It's been a while, sports fans, and I know you've missed it because you've been calling with your big "Q's." But suffer no more.
Yes, it's time once again for a round of "Questions Without Answers."
Just a refresher on the ground rules: If you have any remarks, questions or even some answers, please ring my 24-hour Sportsline, 647-2499, and fire away.
I'm going to start off today's session with a"Q" that may puzzle you at first, so I'm going to give you the answer and then explain.
* When it comes to President Bush, how tight is security around him? Enough to throw a big-league scout out of the ball park?
This story involves Orioles scout Jim Gilbert, who doesn't live in our county but spends a lot of time here.
A veteran scouting supervisor, Gilbert recently signed two local products -- pitcher Rick Forney of Annapolis High and Anne Arundel Community College,and infielder Donnie Gilbert (no relation to Jim) of Northeast High and Winthrop College in South Carolina.
Gilbert each year assembles the Oriolelanders' team to play our county stars in the Anne Arundel County Sun-Oriolelanders All-Star Baseball Game (this year on Sunday, Sept. 8).
Gil recently told me of a bizarre episode at the Frederick Keys' minor league complex a couple weeks ago when President Bush visited.
Gilbert, who resides in Hagerstown, was scheduled to work in Frederick that night and rate a pitcher. He shows up at a backdoor to the clubhouse only to be met by some huge, hulking guy who wanted to know what he wanted.
The guy happened to be a Secret Service agent, but Gil, unaware of the president's visit, had no idea whyhe was guarding the door.
An argument ensued, and when the SecretService man wanted to look in Gil's black bag, all hell broke loose.
Gilbert told the guy that he had a radar gun (to clock the velocity on a pitcher's fastball). With that, the agent shouted out, "A radar gun? What kind of gun did you say, a radar gun?"
Within seconds, Gilbert was surrounded by about 10 agents who wanted to see his radar gun. According to Gil, the agents didn't have a clue what it was for.
As they started tugging at his bag, Gil grabbed the radar gun and ran across the room shouting "Wherever the gun goes, I go!"
Still trying to figure out what kind of gun it was, the agents apprehended Gilbert, the gun and his Orioles ID. Gil suggested they take him into the Keys' front office so the office personnel could identify him, but when they did, two new people were on duty.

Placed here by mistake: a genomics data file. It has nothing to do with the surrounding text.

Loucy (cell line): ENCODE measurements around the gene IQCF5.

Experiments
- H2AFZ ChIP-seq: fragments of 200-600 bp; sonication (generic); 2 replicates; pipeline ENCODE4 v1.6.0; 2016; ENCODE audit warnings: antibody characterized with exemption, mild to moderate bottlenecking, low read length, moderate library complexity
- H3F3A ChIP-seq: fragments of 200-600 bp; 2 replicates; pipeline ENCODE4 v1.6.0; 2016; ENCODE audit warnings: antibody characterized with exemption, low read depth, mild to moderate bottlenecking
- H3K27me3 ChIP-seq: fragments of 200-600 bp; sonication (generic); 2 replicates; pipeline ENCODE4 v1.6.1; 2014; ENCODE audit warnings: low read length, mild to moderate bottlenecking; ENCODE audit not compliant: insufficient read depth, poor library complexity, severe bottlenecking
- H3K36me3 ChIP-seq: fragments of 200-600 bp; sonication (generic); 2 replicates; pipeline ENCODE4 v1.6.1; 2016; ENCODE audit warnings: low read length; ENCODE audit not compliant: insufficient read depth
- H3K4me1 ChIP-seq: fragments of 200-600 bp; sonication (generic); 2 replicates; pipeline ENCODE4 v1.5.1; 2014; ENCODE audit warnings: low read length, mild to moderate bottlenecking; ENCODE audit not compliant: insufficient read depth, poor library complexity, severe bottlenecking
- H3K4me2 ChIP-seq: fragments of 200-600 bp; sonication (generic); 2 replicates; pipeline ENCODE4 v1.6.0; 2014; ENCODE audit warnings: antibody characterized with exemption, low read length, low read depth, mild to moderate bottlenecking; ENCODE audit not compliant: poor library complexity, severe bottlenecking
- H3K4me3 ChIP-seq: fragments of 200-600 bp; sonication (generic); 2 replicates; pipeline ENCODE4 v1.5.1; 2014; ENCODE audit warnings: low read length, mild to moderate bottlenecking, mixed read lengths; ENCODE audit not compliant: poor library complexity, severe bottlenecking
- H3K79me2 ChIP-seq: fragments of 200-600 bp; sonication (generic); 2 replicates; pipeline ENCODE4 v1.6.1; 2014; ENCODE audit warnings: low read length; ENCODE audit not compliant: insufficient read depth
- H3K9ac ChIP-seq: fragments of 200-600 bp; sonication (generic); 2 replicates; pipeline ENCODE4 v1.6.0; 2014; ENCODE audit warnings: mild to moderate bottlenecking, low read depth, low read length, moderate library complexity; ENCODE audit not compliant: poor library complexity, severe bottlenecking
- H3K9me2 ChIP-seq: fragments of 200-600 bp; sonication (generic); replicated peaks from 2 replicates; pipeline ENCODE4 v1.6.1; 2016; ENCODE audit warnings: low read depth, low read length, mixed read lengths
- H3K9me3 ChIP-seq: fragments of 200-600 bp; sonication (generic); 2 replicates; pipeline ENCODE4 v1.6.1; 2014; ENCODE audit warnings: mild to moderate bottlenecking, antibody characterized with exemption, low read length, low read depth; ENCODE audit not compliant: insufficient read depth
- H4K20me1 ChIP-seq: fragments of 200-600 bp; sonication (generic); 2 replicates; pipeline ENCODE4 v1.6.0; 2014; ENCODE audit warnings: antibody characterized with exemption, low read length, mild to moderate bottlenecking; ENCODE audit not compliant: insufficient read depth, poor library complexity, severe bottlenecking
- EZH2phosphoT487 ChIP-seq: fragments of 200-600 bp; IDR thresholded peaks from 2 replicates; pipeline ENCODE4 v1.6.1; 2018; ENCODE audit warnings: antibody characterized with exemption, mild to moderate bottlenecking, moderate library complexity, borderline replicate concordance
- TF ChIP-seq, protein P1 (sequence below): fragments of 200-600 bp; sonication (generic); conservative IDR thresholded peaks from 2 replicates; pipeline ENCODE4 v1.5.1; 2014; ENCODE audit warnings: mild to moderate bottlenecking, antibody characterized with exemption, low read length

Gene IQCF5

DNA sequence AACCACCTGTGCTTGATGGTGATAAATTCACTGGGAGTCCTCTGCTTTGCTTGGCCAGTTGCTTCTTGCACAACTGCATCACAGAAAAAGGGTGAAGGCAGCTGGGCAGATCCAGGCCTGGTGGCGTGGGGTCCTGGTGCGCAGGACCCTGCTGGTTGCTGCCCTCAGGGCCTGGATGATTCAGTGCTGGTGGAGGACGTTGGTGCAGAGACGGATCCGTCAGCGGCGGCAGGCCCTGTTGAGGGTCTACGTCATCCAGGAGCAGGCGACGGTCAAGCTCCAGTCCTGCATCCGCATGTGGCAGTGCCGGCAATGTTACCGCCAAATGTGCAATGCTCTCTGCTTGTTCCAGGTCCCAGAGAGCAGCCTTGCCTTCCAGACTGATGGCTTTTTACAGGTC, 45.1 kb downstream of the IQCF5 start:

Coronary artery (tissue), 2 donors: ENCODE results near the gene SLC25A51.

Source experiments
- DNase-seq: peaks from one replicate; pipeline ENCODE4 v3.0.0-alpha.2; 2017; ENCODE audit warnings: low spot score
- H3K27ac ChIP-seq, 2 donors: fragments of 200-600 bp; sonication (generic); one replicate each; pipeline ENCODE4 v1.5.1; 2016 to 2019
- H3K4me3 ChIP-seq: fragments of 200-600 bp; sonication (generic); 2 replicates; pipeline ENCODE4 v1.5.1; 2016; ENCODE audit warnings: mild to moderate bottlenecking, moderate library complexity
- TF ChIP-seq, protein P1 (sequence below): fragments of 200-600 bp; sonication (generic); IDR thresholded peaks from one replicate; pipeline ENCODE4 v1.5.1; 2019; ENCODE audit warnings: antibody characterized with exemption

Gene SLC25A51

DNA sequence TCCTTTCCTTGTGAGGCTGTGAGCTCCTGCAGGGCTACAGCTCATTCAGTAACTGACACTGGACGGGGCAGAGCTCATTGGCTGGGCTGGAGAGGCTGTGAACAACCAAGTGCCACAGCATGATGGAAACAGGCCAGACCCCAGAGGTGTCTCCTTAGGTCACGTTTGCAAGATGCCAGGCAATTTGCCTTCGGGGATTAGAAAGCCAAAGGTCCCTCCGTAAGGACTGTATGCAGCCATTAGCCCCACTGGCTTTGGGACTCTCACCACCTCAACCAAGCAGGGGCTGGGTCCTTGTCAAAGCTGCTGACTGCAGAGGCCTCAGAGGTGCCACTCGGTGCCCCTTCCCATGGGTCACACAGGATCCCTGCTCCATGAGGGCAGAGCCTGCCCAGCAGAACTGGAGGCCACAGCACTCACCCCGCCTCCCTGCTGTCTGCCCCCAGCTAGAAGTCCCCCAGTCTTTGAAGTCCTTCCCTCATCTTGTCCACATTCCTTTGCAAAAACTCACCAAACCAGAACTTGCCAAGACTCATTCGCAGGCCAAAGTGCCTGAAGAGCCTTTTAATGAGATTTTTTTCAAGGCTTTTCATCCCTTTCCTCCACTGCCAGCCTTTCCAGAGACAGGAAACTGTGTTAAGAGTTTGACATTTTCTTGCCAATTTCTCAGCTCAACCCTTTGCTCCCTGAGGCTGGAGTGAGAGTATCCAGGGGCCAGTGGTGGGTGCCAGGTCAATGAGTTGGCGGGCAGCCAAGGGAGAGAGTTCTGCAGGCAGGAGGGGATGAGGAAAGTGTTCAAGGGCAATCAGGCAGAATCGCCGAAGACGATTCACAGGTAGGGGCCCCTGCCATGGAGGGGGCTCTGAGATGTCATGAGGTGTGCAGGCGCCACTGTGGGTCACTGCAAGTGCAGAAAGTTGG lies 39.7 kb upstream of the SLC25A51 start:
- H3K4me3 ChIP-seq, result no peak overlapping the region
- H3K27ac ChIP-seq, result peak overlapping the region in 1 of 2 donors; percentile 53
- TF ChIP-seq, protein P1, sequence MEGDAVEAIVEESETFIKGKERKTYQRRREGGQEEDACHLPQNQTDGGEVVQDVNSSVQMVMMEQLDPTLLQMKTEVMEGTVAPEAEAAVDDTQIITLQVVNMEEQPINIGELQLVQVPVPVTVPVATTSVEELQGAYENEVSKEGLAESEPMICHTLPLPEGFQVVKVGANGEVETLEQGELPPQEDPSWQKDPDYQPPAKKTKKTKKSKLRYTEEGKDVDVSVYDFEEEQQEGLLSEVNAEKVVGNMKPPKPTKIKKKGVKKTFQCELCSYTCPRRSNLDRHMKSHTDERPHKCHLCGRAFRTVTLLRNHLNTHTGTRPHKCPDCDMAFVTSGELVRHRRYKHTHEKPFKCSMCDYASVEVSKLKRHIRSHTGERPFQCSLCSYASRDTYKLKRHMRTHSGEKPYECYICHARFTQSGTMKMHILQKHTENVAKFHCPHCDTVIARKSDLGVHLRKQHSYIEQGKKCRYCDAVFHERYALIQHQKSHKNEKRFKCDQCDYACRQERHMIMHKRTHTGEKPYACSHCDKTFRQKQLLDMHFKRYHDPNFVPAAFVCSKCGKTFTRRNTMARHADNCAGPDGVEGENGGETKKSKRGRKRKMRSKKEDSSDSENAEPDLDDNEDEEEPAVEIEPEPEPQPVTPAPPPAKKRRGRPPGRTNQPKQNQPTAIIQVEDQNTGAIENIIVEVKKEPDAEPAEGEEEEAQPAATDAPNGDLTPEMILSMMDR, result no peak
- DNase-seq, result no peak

"Have you been drinking?" asked one.
That set Gil off like a Saturn rocket and ittook the appearance of a Frederick police detective to identify him and calm him down.
"All they had to do was tell me that the president was there that night and there would have been no problems," saidGil, a former Baltimore policeman who worked Orioles games with the Secret Service when Richard Nixon was in office.
"I told (the agents) that (former Orioles manager Earl) Weaver used to get thrown out before Oriole games, but that I have to be the first scout ever tossed before a game."
Gilbert wore an FBI cap to the park the next night, without incident, but says he's really been taking some ribbing from fellow scouts, coaches and players.
* Were you one of the 26 pitchers who threw this past week at the Orioles' tryout camp at Anne Arundel Community College?
"Fifteen pitchers threw 80 (mph) or better and I think we came up with a lot of good follows for next year,"said Clayton Jacobson, AACC head baseball coach and an Orioles associate scout who worked the camp.
Pro clubs look for high school players who are going into their senior years at such camps and call those worth seeing that final year "follows."
* Isn't it great that 1986 Arundel High graduate Denny Neagle has been called up to the big show by the Minnesota Twins and was scheduled to pitch last night in the Metrodome vs. the Milwaukee Brewers?
"I can't believe it," said his ecstatic father, Denny Sr., Friday afternoon. "We were planningon going to Portland next week to see him pitch, but now we're goingto Minnesota."
Neagle had been pitching for the Twins' Class AAA farm club, the Portland Beavers, in the Pacific Coast League. But last Monday he impressed the Twins' brass in the Hall of Fame exhibitiongame in Cooperstown, N.Y.
Pitching against the San Francisco Giants, Neagle worked six innings and gave up only five hits and two earned runs. He struck out six and did not issue a walk.
Usually, big-league clubs don't call up just anybody to pitch an exhibition like that. They call up someone who they consider just about ready to come up and help them, and such an exhibition is like the final exam.
Neagle passed, and a lifelong dream has come true for a very deservingyoung man of 22 years.
* Wasn't it admirable of the Miami team not to take a forfeit over Puerto Rico early last week in the Continental Amateur Baseball Association (CABA) 18-and-under World Series, being played here in Anne Arundel County?